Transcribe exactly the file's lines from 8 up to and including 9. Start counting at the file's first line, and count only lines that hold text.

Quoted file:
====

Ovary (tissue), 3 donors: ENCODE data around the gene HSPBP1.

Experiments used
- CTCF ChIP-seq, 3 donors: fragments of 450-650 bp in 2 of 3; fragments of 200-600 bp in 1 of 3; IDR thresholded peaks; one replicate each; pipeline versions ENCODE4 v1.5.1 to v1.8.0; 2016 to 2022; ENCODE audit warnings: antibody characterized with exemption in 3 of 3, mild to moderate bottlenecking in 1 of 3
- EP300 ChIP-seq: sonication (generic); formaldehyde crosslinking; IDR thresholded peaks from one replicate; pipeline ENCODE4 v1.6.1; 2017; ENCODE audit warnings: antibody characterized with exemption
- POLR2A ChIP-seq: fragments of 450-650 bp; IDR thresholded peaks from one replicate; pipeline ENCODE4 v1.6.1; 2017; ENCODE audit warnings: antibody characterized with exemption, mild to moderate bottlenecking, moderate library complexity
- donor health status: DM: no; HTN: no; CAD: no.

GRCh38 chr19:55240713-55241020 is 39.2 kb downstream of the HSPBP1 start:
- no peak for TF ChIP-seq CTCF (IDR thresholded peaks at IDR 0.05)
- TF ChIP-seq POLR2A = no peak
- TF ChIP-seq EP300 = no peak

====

- no peak for TF ChIP-seq CTCF (IDR thresholded peaks at IDR 0.05)
- TF ChIP-seq POLR2A = no peak